Using mobile data for traffic planning

Where do we travel the most in Norway during a day? Which countries are foreign tourists visiting Norway from? Telenor has developed a new method that securely uses anonymized data from base stations for better community planning.
Pattern of movements across Norway one day during July.

(Fornebu, 8 September 2016) Where do we travel the most in Norway during the day? Which countries are foreign tourists visiting Norway from? Telenor has developed a new method that securely extracts anonymous data from base stations for better community planning.

Telenor’s research department has a team examining how the vast swathes of data generated by Telenor’s mobile network can be used for research and socially beneficial development.

‘The base stations gather enormous volumes of data from traffic on the mobile network. This data allows us to provide multiple sectors with valuable insights and analysis that has never previously been possible,’ says Johannes Bjelland, Senior Research at Telenor’s research department.

Germans and Brits flooding Geiranger
During the course of July, Telenor conducted a test analysis in Geiranger. Based on the statistics about mobile phones connected to Telenor’s base stations in Geiranger, researchers were able to determine that the small community was mostly visited by Germans during July.

‘At one point, there were more than 1500 people from Germany in Geiranger at the same time. The next biggest group visiting behind the Germans were the Brits, while the Swedes came in third,’ explains Bjelland.

He emphasises that this is not personal data that can identify individuals, but rather that it is large volumes of data from the base stations that are anonymized and combined.

The project in area around Geiranger is part of a pilot being conducted with a number of bodies including the Norwegian Environment Agency. Many of Norway’s biggest attractions are in the great outdoors - areas where the flora and fauna are vulnerable and affected by visitors. It is therefore important to understand how visitors use these areas.

‘Information from our base stations makes it possible, for example, to facilitate sustainable tourism. The tourist industry will also be able to use this to find out which tourists are coming, or they can promote Norwegian nature and Geiranger as tourist destinations in countries that are not as well represented,’ says Bjelland.

Movement patterns of 2.3 million Norwegians
On one specific day in July, Telenor’s research department analysed how 2.3 million mobile customers moved between base stations. All the movements were plotted onto a map of Norway, which shows where mobile phones have moved between two areas. The map clearly shows that activity is greatest along major roads. Airline routes are shown as straight lines between cities such as Oslo and Bergen. The data was collected between 17:00 on 27 July and 05:00 on 28 July.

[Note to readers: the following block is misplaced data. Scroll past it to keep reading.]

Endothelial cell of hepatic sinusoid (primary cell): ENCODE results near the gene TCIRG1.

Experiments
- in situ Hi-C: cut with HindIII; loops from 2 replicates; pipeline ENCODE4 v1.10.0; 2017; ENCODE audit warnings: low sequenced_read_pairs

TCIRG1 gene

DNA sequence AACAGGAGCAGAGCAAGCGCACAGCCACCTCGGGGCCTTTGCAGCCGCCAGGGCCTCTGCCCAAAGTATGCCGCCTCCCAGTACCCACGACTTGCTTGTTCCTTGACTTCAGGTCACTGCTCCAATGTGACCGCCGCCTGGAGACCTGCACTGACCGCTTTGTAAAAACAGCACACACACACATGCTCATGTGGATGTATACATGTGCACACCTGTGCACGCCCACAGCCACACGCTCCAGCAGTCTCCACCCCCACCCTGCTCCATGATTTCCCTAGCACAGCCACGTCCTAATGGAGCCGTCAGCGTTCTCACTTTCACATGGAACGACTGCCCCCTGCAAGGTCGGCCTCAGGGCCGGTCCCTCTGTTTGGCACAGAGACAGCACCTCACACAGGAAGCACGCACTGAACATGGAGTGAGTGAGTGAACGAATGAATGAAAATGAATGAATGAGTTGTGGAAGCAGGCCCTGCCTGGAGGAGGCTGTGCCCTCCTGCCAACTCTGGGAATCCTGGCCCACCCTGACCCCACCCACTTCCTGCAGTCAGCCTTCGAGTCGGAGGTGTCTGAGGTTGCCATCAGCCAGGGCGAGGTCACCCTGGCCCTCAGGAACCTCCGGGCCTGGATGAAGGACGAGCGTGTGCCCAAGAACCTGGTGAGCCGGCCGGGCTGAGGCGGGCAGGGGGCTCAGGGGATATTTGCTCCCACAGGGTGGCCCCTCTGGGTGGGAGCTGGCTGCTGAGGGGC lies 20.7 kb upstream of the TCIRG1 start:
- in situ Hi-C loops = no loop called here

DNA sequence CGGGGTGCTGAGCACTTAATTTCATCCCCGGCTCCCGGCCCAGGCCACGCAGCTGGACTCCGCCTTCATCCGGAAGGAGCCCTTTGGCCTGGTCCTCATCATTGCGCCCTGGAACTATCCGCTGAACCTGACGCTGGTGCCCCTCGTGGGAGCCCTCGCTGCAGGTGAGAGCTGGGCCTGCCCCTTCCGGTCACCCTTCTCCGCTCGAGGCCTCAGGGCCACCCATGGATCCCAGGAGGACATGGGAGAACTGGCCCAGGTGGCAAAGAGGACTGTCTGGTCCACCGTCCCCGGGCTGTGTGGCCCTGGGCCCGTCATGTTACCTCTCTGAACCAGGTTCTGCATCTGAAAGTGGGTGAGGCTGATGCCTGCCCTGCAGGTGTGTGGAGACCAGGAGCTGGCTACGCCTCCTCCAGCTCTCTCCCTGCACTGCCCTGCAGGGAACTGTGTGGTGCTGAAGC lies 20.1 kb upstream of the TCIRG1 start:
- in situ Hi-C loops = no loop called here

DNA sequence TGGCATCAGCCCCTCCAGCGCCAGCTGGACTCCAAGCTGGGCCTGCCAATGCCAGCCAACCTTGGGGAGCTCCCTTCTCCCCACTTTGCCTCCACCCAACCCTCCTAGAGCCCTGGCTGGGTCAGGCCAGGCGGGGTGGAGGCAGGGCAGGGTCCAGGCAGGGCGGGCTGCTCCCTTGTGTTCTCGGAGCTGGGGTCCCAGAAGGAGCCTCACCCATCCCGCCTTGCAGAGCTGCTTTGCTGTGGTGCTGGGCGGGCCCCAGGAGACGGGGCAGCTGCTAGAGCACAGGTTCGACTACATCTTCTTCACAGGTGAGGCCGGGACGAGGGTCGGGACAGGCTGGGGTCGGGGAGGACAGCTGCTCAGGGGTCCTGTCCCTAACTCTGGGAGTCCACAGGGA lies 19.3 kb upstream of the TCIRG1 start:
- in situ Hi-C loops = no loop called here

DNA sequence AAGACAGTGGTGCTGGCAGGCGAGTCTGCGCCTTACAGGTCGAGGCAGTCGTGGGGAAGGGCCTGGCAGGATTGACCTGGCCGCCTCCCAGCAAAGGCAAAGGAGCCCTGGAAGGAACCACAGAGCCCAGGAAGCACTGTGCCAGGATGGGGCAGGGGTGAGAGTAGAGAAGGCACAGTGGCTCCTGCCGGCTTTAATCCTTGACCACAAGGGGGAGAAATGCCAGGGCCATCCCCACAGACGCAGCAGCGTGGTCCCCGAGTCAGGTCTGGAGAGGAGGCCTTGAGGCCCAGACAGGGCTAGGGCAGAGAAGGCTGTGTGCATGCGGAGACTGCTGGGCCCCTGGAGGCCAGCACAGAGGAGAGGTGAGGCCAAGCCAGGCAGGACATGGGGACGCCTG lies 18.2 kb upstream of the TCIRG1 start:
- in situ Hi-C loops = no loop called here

‘Our data provides the basis for studies of transport and journeys in Norway, and we have already established a partnership with the Institute of Transport Economics. The data help us to understand traffic flow, improve traffic solutions and safety, and where society would be best served by investments in roads, train stations and other infrastructure,’ says Ove Fredheim, CMO Business at Telenor.

‘Positional analysis also allows us to see how many mobile phones, on average, move between Asker and Oslo every day. The analysis can find places where extra train stations of bus stops are required, as well as additional buses or other measures that provide better traffic flow during rush hour,’ Fredheim explains.

Basis for exciting new services
Several private companies have long made use of advanced analyses based on big data to adapt marketing of products and services to businesses and individual consumers, but big data can also provide social benefits in the public sector.

‘The police, health services, public authorities and municipalities can benefit from insights derived from big data. The volume of data from anonymized and aggregated activity on the mobile network is huge. As we have explored and dug deeper into the data, we keep finding new usage opportunities, and we think that both the public and private sectors will find this type of big data incredibly useful,’ Fredheim concludes.

  • For data protection purposes, the aggregated data does not contain information about individuals. Instead it includes the total number of travelers between two places, but only on routes where 20 or more mobile phones are plotted.
  • The aggregated data is anonymised and it is not possible to use this method to identify individuals or individual mobile phones.
  • The data used is deleted after 24 hours.

For further information, please contact:
Kristine Meek, PR Manager at Telenor Norway
Tel.: +47 918 85 405, Email: